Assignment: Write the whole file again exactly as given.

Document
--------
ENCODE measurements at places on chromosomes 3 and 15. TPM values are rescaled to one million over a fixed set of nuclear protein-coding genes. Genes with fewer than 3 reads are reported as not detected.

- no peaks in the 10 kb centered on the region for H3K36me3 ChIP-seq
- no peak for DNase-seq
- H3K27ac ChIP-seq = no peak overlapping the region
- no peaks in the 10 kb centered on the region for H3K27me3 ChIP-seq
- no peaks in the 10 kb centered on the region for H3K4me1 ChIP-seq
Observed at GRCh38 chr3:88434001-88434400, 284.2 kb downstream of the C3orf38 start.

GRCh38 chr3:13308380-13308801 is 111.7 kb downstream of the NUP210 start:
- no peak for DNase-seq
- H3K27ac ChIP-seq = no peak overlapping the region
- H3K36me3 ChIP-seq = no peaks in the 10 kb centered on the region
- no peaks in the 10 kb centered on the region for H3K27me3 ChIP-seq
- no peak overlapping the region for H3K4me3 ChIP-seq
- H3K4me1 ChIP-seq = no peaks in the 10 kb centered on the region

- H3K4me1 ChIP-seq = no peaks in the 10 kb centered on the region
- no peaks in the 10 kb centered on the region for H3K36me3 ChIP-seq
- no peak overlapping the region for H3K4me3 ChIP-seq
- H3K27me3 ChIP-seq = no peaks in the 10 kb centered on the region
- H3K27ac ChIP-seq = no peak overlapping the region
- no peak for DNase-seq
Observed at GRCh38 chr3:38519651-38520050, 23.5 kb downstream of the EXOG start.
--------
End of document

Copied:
ENCODE measurements at places on chromosomes 3 and 15. TPM values are rescaled to one million over a fixed set of nuclear protein-coding genes. Genes with fewer than 3 reads are reported as not detected.

- no peaks in the 10 kb centered on the region for H3K36me3 ChIP-seq
- no peak for DNase-seq
- H3K27ac ChIP-seq = no peak overlapping the region
- no peaks in the 10 kb centered on the region for H3K27me3 ChIP-seq
- no peaks in the 10 kb centered on the region for H3K4me1 ChIP-seq
Observed at GRCh38 chr3:88434001-88434400, 284.2 kb downstream of the C3orf38 start.

GRCh38 chr3:13308380-13308801 is 111.7 kb downstream of the NUP210 start:
- no peak for DNase-seq
- H3K27ac ChIP-seq = no peak overlapping the region
- H3K36me3 ChIP-seq = no peaks in the 10 kb centered on the region
- no peaks in the 10 kb centered on the region for H3K27me3 ChIP-seq
- no peak overlapping the region for H3K4me3 ChIP-seq
- H3K4me1 ChIP-seq = no peaks in the 10 kb centered on the region

- H3K4me1 ChIP-seq = no peaks in the 10 kb centered on the region
- no peaks in the 10 kb centered on the region for H3K36me3 ChIP-seq
- no peak overlapping the region for H3K4me3 ChIP-seq
- H3K27me3 ChIP-seq = no peaks in the 10 kb centered on the region
- H3K27ac ChIP-seq = no peak overlapping the region
- no peak for DNase-seq
Observed at GRCh38 chr3:38519651-38520050, 23.5 kb downstream of the EXOG start.